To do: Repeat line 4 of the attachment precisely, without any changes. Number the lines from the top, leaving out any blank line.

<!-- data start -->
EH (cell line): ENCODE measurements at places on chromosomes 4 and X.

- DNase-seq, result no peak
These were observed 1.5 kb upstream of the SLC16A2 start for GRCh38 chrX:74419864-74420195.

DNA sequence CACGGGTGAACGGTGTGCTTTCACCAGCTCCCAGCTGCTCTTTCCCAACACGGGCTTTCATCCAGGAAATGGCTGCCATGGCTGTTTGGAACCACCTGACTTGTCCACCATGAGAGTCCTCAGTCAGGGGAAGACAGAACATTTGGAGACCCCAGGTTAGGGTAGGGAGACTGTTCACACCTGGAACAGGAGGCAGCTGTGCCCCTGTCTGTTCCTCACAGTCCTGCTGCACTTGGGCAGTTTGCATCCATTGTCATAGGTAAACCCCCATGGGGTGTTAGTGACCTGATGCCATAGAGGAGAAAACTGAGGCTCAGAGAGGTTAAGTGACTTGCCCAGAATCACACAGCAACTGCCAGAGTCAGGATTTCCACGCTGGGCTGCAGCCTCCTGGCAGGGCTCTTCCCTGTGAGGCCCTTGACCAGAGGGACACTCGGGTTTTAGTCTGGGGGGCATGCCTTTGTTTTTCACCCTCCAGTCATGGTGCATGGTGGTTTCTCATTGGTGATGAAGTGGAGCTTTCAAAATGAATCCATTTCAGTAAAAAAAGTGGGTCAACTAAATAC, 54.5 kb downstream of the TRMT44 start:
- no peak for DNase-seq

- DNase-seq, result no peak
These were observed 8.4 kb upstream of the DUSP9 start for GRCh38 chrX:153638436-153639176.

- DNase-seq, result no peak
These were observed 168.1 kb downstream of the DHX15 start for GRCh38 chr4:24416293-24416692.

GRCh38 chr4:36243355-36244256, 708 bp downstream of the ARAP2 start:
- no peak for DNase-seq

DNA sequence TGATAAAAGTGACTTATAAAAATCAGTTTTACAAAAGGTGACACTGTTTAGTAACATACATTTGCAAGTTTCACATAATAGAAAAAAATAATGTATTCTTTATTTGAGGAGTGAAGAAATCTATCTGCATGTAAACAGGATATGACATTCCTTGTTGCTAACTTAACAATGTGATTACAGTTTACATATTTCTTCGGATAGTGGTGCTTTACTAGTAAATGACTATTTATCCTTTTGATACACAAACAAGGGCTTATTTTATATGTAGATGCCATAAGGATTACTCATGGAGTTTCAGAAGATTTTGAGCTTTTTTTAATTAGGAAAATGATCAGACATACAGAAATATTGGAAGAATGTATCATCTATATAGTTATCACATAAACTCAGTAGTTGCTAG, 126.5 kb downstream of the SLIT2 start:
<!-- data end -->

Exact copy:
DNA sequence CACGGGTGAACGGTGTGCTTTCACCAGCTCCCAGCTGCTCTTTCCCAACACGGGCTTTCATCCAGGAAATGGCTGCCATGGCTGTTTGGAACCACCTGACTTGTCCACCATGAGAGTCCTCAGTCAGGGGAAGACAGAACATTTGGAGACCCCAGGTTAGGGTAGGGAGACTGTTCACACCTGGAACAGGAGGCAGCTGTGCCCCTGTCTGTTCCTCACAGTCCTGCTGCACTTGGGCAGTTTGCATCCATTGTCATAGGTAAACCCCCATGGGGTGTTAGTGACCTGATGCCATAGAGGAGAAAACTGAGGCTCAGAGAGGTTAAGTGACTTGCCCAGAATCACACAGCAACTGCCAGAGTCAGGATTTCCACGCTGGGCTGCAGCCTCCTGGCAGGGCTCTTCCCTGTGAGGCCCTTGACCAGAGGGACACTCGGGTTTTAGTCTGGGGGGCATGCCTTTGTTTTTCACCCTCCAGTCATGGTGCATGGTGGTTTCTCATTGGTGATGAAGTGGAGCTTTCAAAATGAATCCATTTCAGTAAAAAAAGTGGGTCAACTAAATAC, 54.5 kb downstream of the TRMT44 start: